In this very poor country, one of the things you notice, is that nobody dies of hunger. Most families manage, not only to meet their needs, but even to put an important part of their small earnings to one side so as to participate in the small futile pleasures that make life enjoyable. Laos is a country of smiles, where composure and serenity reign and from where a sort of karma and an invigorating energy exude. Laotians say that this special karma, was born with Laos, many centuries ago.
Laos was born at the being of the XIVth century of our era, with the “Realm of a million elephants and a white parasol” of Fa Ngum, and gained its independence in 1954. They only found their political stability some 30 years later by adopting the communist regimen, especially under the pressure of Viet-Nam.
Head of a realm (or even several realms, as was finally the case for most of Laos’s history), Laos managed to develop commerce and crafts. They initiated an extension of Buddhism in its most primitive form, that of Theravada or Small Vehicle, under Khmer influence. Even today, it still conserves a large influence in Laotian everyday life even if we still find strong allusions to animism and the cults of their ancestors.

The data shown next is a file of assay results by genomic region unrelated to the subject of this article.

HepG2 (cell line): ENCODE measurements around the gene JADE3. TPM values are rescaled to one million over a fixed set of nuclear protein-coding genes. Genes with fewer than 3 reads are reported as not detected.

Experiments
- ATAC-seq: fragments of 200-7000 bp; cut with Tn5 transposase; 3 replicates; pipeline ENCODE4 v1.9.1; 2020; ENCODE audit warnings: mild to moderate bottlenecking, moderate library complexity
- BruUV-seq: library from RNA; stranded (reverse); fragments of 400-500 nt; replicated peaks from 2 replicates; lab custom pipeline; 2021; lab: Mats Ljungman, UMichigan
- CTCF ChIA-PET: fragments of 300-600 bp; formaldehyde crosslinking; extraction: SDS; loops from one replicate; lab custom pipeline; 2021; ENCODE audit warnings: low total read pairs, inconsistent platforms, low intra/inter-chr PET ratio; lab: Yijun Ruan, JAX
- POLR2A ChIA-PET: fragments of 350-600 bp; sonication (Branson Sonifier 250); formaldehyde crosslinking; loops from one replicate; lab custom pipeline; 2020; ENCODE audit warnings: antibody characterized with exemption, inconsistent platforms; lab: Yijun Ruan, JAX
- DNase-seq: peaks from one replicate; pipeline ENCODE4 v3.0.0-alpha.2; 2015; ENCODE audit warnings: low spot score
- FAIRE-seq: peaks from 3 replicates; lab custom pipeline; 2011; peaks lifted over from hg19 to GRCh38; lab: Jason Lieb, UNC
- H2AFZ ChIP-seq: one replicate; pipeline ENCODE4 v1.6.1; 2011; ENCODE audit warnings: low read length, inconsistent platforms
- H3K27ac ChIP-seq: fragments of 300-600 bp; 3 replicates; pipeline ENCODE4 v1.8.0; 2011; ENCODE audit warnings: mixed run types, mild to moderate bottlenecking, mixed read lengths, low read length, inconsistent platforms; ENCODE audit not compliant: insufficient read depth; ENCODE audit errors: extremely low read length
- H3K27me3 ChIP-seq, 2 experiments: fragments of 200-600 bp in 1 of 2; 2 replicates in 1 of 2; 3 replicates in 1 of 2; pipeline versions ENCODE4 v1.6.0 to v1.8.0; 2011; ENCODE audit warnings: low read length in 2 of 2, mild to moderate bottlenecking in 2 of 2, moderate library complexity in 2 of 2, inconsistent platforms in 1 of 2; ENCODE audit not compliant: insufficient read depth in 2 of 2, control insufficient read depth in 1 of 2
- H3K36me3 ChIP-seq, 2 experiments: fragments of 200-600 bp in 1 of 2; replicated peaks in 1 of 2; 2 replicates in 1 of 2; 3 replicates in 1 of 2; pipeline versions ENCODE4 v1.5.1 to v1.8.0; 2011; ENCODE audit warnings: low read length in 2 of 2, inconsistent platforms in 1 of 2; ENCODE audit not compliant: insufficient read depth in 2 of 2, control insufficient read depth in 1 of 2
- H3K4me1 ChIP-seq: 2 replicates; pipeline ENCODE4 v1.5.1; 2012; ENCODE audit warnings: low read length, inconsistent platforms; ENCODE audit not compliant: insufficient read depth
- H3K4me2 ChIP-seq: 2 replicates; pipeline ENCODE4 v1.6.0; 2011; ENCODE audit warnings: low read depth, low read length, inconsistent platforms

Laotians generally have an easy, smiling and pleasant character; generally preferring to take their time, the same as in their way of life, they savour each moment and don’t try to think too much into the future. Overall, Laotians have a definite tendency to put everything off until the next day as much as they possibly can without having too many inconveniences. This is one of the things that decidedly give this country its exceptional charm, completely the opposite to the Vietnamese or even Thai restlessness.
The years of French protectorate finished in the middle of the 1950’s. Laotians sustained heavy bombings during the next few years from the Vietnamese war. In spite of this and the intrigues put into motion by Occidental Powers and of which their country was a victim; Laotians didn’t hold any animosity towards the farangs (European foreigners).
The country opened up to tourism quite a few years ago, but it wasn’t until the years 2000 that a tourist could move about freely in all areas, even the most remote (at their own risk). Its a magnificent country by its wide open spaces with dense vegetation and many animals (you can still find tigers and wild elephants). Many ethnical groups continue to live according to their ancestral traditions.
Its also an authentic country due to development which is controlled by the communists, and whose authority, has not allowed the country to grow just any old way, as had been the case over the years with certain newly emerging Asian countries.